By Edward Limonov
I have lived through two of them. The first time was in Serbia. Belgrade. February 1993. Mighty knock in the door of my room at hotel "Majestik" at 4a.m. Paratrooper-Sergeant picks me up. We are starting our voyage to Serbian Republic of Kninskaya Krajina, which Croatian regime wants to conquer. I am following sergeant downstairs. It is freezy night. On the neighboring street we enter sleepy old bus, full of peasants, seems to me. Our way is going to be long and dangerous through Balkans. We will follow narrow corridor through Bosnia to Banja Luka and then through Herzegovina to Knin, the capital of Kninskaya Krajina.
As we have reached Serbian border with Bosnia "peasants" preparing their passports and various permissions. I am taking out my permission, ("Dozvola" in Serbian") to enter Kninskaja Krajina, signed by Minister of Foreign Affairs of Republic. I met him Friday in Belgrade. Actually what I carry is "mandat" asking all the local Serbian officials to help me as they can. "Hide it!" says young lad seating next to me. "Yesterday Kninskaja Krajina experienced a coup d'etat. Minister of Interior Milan Martic issued the orders to arrest group of ministers, Minister of Foreign Affairs among them. If you don't want to be arrested yourself don't show your "mandat" to anybody. Tore it!"
Luckily, Serbian border guards are friendly with "peasant" population of the bus. Nobody asking us about papers. After quarter of an hour old bus is continuing its way in the snow. My "peasants" move, laugh and step by step transforming themselves into soldiers. Lad who have announced me coup d'etat is assembling Thompson machine-gun, extracting parts of it from his bag. In half-an-hour the bus is transformed into a travelling combat unit armed to the teeth. Even I, foreigner, is owner of a Yugoslavian made pistol, Browning type, present from military commander of Wogosca district near Sarajevo, souvenir of my Bosnia war in 1992. Now I am going to fight as a volunteer in Kninskaja Krajina. Milan Martic was then minister of Interior. President of Republic was at that time Khadjic—ex-dentist. I tore "Dozvola." It was better to travel without any paper...
Today, the State of Kninskaja Krajina doesn't exist anymore, invaded by the Croatian Army. All my fellow travellers soldiers are dead.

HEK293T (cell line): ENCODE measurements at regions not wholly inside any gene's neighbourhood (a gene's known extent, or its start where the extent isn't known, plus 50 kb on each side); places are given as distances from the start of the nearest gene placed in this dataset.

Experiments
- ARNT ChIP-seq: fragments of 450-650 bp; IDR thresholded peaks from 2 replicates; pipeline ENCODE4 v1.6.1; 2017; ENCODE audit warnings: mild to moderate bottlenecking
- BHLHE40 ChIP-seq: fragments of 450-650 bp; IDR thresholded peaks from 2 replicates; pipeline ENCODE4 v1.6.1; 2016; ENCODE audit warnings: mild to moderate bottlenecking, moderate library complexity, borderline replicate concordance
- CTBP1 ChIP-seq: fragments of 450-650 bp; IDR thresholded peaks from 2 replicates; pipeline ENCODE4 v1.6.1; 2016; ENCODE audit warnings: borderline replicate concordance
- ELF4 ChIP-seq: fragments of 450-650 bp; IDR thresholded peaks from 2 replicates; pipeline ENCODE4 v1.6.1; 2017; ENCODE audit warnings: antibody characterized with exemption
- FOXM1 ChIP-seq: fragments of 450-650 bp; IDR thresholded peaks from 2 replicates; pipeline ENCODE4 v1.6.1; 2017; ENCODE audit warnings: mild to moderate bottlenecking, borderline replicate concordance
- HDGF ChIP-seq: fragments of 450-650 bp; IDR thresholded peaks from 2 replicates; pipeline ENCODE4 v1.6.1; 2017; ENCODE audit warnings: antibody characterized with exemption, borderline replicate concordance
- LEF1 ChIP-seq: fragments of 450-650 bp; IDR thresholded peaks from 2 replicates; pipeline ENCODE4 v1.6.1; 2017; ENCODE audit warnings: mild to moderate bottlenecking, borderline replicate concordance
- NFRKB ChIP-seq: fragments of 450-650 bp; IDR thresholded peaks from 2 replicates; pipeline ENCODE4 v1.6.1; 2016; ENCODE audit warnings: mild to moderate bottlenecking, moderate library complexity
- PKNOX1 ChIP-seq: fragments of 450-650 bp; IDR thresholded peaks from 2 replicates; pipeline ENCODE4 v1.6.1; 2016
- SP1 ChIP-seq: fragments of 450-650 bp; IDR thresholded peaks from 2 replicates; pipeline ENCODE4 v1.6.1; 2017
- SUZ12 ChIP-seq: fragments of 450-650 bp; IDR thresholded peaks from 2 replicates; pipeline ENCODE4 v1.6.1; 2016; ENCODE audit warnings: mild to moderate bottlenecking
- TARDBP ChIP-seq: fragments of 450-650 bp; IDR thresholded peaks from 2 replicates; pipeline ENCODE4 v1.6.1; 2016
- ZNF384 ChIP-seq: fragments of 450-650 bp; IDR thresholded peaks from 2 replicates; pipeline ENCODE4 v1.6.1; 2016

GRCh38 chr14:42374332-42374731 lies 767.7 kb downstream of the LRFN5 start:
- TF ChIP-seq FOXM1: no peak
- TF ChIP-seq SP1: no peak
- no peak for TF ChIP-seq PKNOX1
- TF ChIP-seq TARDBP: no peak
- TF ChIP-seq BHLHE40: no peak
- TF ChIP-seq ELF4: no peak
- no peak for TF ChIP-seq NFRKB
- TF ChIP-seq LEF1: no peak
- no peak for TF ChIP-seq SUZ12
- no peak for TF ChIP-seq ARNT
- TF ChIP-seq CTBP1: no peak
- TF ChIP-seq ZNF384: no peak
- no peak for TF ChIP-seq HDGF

September 21, 1993. Moscow. 8p.m. On the state television President Yeltsin announcing his decree #1400. Parliament is dissolved. At 8.20 I am taking taxi heading to the headquarters of newspaper "Dyen" on Tsvetnoi Boulevard. At 9p.m. eleven of us (my friend captain Schurigin among) are debarking from two cars in front of Russian "White House," the House of Soviets. We are volunteers to defend the House of Soviets from the troops of President.
The People's Deputies are scared to death. Security measures at entrances of the White House are draconian. We are signing up our names on the list of volunteers. We eleven are on the very first list of volunteers. After almost one hour we are finally admitted into the House of Soviets. Two generals, one of them Tarasov, a People's Deputy, conducting me and another volunteer to our assigned post at the principal entrance #1, facing the River Moskva. There are two militiamen already in place plus two of us, making four defenders of entrance. After brief interrogation by generals (Did you served in the Army? Have you military grade?) it was me who was appointed as commander of the post. As generals find out that I have wide and recent military experience: five wars in 1991 - 1993.
"Will you give us a guns?" asked I.
And he pointed at ammunition room guarded by militiaman. I wasn't in agreement. Through glass doors of entrance #1 one could see the first lines of special militia—men of Yeltsin, dangerously close, closer than our own ammunition room.
About midnight I went to the 16th floor to sign a Declaration of Support to the rebel Supreme Soviet of Russia on behalf of parties and organizations. My signature was seventh, just after General Titov's of National Salvation Front. My National-Bolshevik's Party, just born on September 8, 1993, was baptized that night.
The next few nights I have spent in headquarters of General Achalov, who was appointed as the Deputy Minister of Defense of rebel government. I have witnessed whole chain of events leading to the tragedy of October 3rd and 4th. I saw immobility, lack of initiative of Achalov, deficiency of energy of Chief of State Security Committee Barannikov (former Yeltsin head of KGB), and simple stupidity of their entourage. President #2, General Rutskoi, himself gave example of indecision. One day he ordered to give us weapons; in a few days he ordered to collect them; and in few more days gave order to re-distribute them. So I learn how not to do coup d'etat. Already on September 24th it was clear to me that Rutskoi and his men are too small for the job of coup d'etat. Nevertherless I have supported them to the end and only a miracle saved me from bullet and death on asphalt near the entrance of Technical Center of Ostankino in the evening of October 3rd. Television talked about me been wounded and dead. But I survived and so I will live to see third coup d'etat.
It will be mine.